I'VE been fighting off a sore throat and cough the last three days, and arguing with my Poor Wife about whose holiday-convocated family is the source of the psycho-Nazi-elementary-school-warfare-germs hacked directly onto unprotected foodstuffs by a couthless, unmanaged, and by this point, frankly unmanageable brood one-third larger than the Monaco Olympic team (guess).
Regular readers have probably already tumbled onto the fact that my health had nothing to do with the fact that I missed the tragic appearance of Janet Napolitano on CNN's State of the Union Sunday with Candy Crowley, Substituting For John King, which, for the record, can be explained, in decreasing order of repugnance, by: 1) Candy Crowley; 2) The network that employs Candy Crowley; 3) Sunday "News" programs in general which, as recently as this past Sunday, announced they consider Newt Fucking Gingrich a "newsmaker" ("Former Speaker of the House" said the promo; "Didn't they leave out 'Disgraced'?" said my Poor Wife); 4) The idea that we need a timely explanation from the Secretary of the Biggest, Most Ill-Conceived Boondoggle of a Department Washington Could, or Ever Will, Rush Into Existence as to How, and Why, some lunatic set his pants on fire on an airplane despite the fact that we employ an entire category of individuals whose job it is to simply wait and watch for the next lunatic on an airplane story and shit bricks about it, that category being "News people", and What She's Going To Do About It.
Which job she apparently failed, and which has sparked the biggest crisis in Washington since the last time the Right went apeshit about something, which I believe was last Thursday. So I'm doubly grateful to Peter Baker for bringing me up to speed on all this.
To the list of phrases it may be best for political leaders to avoid after a major security incident, add “the system worked” right after “Brownie, you’re doing a heck of a job.”
Just as the public did not really share President George W. Bush’s assessment of how things were going after Hurricane Katrina, so too was there a good deal of skepticism when President Obama’s homeland security secretary declared faith in a system that failed to stop a guy who tried to blow up a passenger jet on Christmas Day.
In both instances, the statements were meant to reassure a skittish public but seemed disconnected from the reality they were describing. Even Mr. Bush ultimately concluded that Michael D. Brown, director of the Federal Emergency Management Agency, was not in fact doing a heck of a job; Mr. Brown was soon out. And in this case, Janet Napolitano, the secretary of homeland security, does not think the system worked across the board, only that it worked in terms of the response after the attempted bombing took place.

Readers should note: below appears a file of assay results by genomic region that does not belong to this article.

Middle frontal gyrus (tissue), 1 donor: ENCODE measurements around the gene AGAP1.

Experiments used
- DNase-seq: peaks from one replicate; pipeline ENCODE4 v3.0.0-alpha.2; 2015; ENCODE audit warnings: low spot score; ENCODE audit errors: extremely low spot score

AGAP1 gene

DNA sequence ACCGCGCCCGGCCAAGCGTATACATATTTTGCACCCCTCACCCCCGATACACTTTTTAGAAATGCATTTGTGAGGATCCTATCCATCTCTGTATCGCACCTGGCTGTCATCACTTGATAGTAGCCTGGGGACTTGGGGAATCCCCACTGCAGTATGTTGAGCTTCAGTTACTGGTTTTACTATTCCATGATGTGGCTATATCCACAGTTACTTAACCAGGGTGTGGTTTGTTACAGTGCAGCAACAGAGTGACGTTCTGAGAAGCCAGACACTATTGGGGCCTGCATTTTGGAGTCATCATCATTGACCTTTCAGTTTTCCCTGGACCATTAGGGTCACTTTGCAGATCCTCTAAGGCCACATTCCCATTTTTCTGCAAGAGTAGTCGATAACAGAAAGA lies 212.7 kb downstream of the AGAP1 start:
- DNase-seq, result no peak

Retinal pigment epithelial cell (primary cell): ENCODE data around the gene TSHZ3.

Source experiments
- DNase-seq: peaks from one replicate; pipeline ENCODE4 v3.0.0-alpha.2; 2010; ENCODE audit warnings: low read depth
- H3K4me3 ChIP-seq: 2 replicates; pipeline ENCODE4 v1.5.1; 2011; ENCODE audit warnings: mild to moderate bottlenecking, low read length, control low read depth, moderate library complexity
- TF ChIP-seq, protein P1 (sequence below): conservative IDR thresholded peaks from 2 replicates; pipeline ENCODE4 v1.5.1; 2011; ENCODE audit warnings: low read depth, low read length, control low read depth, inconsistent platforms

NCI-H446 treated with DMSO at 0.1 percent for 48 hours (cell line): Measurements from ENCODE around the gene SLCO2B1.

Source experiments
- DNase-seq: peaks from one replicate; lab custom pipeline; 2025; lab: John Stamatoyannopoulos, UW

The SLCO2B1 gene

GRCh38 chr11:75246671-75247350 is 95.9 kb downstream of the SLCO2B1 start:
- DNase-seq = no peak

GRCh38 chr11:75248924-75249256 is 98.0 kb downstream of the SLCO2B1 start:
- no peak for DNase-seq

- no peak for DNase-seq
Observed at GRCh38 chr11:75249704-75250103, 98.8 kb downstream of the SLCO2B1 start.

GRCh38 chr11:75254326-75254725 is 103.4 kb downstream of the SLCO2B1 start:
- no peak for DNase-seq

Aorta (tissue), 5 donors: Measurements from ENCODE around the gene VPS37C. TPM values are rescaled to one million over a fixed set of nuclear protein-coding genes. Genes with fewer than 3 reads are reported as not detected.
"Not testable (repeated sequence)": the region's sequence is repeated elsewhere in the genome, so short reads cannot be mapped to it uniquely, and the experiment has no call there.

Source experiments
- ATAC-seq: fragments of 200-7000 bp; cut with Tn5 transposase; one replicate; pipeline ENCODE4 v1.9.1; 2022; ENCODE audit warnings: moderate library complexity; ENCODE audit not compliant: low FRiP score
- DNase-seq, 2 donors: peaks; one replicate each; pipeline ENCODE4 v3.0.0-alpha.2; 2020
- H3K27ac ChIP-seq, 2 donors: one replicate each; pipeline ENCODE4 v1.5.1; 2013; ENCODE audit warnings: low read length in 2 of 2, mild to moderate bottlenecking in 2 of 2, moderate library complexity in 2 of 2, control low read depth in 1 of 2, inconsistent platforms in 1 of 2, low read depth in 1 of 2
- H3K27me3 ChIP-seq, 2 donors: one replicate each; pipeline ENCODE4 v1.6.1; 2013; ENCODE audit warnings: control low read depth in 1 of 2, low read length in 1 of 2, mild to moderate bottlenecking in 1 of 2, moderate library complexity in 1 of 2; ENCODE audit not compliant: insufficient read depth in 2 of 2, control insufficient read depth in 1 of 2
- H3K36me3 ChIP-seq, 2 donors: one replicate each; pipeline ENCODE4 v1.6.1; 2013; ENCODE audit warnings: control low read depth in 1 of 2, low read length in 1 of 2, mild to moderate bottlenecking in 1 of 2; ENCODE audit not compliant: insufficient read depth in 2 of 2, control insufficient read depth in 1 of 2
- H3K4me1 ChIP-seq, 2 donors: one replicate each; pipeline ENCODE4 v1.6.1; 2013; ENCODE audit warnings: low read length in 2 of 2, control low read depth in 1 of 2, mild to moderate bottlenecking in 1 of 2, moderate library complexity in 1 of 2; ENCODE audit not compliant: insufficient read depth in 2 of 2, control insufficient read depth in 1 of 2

And look, I'm not even interested enough in this to look for whatever context this was taken out of, not that I don't expect one could be found, but because it Doesn't Matter. Because when someone has to dig for "there's a good deal of skepticism" to equate some Wingnut Gaffe Outrage with the Bush administration's Katrina response, that person is lying. Even if that person accidentally happens to be telling the truth.
Is this the sort of thing you went to college for, Mr. Baker? Is it the sort of government who think we deserve, and one you'd like to contribute your full measure to preserving? Is it? Government where the tiniest extemporanea uttered, or flubbed, by public officials are picked up by a group of people giving a convincing performance of half-literacy, and pummeled about the head and shoulders? And captured for YouTube? Thereby instituting a crisis?
Fuck it, this is not about Janet Napolitano, a high-rising political functionary tasked with running a bloated bureaucratic brand that owes its existence to deep political thinker Joe Lieberman, and which we'd be better off spinning back into its constituent parts. (If we could find someone fit to run the thing it would be no one we ought to give anything resembling that sort of power, not to mention that we'd wind up fifty years later with another century-and-a-half's worth of profound embarrassment on the order of the J. Edgar Hoover Building.) It's about the Press acting as though Gerald Ford whiffing on a line about Eastern Europe, or George H. W. Bush barfing on the Japanese Prime Minister, had real-world rather than sitcom-world consequences. Did Ford really not understand Soviet domination of Poland? Does Napolitano really think someone setting his pants on fire on an airliner is okeh so long as the passengers tackle him and the plane manages to land? Is that the message either was conveying?
And, goddam it, who thought "Heck of a job, Brownie" was the worst of the Katrina mess? Bush could'a said "Brownie, kiss me on the mouth, you beautiful beast" if his administration had been doing its job. The point was, first, that the public soon became aware that "Brownie" was a political hack who had as much business running FEMA as Joe the Plumber would've--and, again, which no one would have cared a fig about if the job had been done--and, second, that the benign neglect visited on Nawlins, and the rest of the Gulf, was a Republican feature, not a bug, and being cheered on the sidelines by a Starship of Jonahs. There aren't any Democrats cheering for terrorists, except in the perpetually fevered imagination; hell, you can't even get the President to keep his word on civil liberties. The only real connection between Katrina and Flaming Pantsgate is the one you're trying, and failing, to make. And again, assuming you really think all this is as serious as you say, you ought'a be the first one to volunteer to shut up about it, for the sake of Civilization Herself.